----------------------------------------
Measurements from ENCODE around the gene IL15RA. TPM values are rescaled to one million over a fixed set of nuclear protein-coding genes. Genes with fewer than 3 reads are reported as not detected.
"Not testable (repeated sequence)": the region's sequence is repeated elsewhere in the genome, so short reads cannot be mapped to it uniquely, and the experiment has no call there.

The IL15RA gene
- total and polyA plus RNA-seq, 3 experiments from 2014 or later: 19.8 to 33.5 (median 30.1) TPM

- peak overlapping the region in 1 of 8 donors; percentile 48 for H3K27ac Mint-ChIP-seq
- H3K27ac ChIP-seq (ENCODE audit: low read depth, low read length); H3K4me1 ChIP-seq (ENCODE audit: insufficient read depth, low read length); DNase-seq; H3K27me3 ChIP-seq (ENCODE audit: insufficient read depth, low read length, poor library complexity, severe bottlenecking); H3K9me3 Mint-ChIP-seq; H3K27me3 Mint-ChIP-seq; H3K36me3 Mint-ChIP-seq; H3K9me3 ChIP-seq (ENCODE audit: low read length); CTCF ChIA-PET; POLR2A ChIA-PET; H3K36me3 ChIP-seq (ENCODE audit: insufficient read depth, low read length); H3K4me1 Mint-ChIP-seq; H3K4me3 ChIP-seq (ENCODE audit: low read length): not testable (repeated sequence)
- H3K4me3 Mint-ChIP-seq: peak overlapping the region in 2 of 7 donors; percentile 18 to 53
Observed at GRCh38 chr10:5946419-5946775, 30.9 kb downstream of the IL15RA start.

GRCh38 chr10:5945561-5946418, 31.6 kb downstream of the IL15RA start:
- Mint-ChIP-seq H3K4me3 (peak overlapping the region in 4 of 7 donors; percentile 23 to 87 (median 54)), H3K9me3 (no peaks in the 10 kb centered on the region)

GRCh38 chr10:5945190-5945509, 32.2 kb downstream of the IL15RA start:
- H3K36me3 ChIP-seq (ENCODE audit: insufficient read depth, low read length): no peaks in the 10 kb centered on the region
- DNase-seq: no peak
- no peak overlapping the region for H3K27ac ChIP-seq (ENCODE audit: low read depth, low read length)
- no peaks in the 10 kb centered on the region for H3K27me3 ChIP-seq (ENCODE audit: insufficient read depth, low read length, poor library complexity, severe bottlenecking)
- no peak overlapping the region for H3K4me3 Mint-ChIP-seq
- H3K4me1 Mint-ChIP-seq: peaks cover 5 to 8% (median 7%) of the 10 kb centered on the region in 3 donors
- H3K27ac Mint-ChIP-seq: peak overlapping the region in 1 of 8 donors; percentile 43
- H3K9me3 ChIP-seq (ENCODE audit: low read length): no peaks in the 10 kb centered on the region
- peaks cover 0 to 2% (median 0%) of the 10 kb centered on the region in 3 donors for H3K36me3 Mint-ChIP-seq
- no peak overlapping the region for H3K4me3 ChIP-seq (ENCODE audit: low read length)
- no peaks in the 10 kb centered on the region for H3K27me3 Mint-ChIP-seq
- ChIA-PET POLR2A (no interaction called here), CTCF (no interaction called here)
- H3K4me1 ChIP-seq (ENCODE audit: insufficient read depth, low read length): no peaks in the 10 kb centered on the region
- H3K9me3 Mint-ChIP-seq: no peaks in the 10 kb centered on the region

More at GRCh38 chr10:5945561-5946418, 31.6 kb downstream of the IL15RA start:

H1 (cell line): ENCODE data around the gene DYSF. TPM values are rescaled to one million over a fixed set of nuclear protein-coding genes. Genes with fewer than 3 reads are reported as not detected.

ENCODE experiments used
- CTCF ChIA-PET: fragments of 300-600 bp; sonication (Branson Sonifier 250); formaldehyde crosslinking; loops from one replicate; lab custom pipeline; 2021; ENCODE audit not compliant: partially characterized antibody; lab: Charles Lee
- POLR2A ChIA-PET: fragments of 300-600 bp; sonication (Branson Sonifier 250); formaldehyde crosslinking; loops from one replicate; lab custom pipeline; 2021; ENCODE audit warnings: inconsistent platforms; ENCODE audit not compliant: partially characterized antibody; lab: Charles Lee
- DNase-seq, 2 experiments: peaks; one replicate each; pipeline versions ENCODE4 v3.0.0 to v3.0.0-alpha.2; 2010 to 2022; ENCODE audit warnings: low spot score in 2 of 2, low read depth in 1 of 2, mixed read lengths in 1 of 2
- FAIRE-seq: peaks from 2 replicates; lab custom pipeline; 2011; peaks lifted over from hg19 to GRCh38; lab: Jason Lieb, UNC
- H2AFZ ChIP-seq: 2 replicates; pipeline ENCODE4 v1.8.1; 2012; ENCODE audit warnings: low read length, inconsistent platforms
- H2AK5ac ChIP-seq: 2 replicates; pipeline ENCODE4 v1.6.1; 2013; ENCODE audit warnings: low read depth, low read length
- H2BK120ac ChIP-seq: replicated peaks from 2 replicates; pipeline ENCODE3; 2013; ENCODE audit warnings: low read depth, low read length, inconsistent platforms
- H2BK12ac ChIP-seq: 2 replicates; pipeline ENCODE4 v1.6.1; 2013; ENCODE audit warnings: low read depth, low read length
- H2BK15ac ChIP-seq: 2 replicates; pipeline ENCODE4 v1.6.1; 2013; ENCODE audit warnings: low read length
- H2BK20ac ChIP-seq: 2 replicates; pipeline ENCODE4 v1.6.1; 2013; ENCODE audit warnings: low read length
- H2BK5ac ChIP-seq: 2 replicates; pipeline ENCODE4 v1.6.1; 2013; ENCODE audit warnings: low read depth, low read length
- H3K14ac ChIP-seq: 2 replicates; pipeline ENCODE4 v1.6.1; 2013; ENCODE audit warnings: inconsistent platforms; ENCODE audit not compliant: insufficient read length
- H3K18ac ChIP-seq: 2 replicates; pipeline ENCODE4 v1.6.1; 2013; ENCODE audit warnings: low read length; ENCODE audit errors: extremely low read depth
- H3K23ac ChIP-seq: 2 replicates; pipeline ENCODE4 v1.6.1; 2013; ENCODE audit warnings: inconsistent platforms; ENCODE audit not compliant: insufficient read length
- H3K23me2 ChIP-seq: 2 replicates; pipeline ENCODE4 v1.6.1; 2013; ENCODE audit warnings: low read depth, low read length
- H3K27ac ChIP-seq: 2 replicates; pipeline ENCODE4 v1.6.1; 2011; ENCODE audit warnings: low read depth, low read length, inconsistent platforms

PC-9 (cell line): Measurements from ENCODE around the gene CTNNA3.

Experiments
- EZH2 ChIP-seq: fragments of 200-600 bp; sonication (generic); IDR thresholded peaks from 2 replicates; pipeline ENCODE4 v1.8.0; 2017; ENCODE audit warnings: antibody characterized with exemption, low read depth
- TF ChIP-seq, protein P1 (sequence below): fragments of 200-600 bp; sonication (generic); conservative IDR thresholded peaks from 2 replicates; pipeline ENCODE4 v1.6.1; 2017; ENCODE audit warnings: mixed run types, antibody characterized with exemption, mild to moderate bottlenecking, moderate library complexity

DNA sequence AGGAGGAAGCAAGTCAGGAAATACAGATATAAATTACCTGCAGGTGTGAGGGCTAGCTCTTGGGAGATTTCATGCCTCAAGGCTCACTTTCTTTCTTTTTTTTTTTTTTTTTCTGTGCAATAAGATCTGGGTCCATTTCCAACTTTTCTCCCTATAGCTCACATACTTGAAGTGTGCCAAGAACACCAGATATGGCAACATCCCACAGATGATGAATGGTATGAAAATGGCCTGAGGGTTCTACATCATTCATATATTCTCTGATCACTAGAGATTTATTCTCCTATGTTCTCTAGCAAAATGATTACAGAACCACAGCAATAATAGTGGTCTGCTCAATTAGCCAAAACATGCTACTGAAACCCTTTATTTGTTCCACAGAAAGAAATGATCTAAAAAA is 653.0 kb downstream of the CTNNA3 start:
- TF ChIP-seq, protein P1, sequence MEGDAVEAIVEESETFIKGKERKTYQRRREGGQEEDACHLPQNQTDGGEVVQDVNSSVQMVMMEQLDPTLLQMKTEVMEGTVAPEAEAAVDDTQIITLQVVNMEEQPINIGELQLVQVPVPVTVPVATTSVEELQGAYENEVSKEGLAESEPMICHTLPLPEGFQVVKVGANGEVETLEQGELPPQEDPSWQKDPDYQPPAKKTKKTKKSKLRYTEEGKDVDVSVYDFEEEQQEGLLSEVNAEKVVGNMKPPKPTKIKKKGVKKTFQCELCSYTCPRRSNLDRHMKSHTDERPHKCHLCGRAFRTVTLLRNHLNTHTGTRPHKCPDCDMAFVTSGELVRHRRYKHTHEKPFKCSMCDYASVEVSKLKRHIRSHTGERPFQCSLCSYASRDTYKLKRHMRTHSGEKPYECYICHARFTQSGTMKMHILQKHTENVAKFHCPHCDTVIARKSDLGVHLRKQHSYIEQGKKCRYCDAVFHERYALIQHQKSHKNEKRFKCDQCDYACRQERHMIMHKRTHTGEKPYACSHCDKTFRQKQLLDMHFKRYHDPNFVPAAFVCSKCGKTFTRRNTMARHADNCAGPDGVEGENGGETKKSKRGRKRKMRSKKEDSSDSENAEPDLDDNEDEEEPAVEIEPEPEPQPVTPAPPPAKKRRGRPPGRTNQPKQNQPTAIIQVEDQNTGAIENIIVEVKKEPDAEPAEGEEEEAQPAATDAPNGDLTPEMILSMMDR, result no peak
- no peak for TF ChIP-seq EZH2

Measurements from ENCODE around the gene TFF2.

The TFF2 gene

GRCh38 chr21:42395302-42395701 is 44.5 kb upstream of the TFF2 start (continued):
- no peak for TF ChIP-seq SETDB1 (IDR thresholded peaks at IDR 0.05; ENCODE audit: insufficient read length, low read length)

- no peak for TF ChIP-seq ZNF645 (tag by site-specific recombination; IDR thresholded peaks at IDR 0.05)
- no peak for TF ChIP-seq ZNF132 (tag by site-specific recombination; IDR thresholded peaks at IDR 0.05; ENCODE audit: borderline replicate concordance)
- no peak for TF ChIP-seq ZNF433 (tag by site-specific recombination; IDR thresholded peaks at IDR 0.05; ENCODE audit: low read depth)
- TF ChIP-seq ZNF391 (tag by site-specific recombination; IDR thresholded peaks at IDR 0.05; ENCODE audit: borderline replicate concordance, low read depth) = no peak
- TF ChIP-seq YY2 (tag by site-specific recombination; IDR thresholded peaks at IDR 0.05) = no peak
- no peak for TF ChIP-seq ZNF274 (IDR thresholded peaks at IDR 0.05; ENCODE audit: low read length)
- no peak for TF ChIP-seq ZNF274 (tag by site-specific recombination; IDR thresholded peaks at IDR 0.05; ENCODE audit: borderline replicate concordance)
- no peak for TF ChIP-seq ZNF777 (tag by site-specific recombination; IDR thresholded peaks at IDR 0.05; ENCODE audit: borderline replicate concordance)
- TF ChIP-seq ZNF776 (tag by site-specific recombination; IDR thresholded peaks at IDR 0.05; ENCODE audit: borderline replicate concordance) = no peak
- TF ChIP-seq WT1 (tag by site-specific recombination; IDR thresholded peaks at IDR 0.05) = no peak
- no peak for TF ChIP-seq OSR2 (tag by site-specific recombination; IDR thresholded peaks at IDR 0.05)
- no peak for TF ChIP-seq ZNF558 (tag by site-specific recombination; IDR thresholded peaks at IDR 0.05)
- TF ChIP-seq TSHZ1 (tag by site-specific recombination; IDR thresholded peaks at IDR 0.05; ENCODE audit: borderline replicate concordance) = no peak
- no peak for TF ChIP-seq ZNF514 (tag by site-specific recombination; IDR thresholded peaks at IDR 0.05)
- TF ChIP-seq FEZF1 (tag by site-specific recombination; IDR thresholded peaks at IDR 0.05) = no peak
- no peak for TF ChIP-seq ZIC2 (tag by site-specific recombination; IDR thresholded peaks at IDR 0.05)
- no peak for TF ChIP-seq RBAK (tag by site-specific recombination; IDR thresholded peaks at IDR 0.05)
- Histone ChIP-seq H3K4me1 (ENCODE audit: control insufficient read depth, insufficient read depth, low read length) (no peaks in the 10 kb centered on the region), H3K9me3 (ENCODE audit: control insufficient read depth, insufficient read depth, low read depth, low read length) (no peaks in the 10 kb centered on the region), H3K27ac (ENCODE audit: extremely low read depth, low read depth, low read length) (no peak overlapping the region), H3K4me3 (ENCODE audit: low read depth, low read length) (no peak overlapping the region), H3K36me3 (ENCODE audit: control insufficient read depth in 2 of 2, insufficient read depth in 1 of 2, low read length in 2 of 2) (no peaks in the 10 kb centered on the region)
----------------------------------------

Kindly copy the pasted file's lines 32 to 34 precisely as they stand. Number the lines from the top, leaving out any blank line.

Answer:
- FAIRE-seq: peaks from 2 replicates; lab custom pipeline; 2011; peaks lifted over from hg19 to GRCh38; lab: Jason Lieb, UNC
- H2AFZ ChIP-seq: 2 replicates; pipeline ENCODE4 v1.8.1; 2012; ENCODE audit warnings: low read length, inconsistent platforms
- H2AK5ac ChIP-seq: 2 replicates; pipeline ENCODE4 v1.6.1; 2013; ENCODE audit warnings: low read depth, low read length